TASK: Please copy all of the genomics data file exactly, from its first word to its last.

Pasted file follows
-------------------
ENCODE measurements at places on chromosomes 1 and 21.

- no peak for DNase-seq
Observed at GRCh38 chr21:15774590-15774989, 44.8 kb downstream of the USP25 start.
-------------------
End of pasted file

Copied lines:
ENCODE measurements at places on chromosomes 1 and 21.

- no peak for DNase-seq
Observed at GRCh38 chr21:15774590-15774989, 44.8 kb downstream of the USP25 start.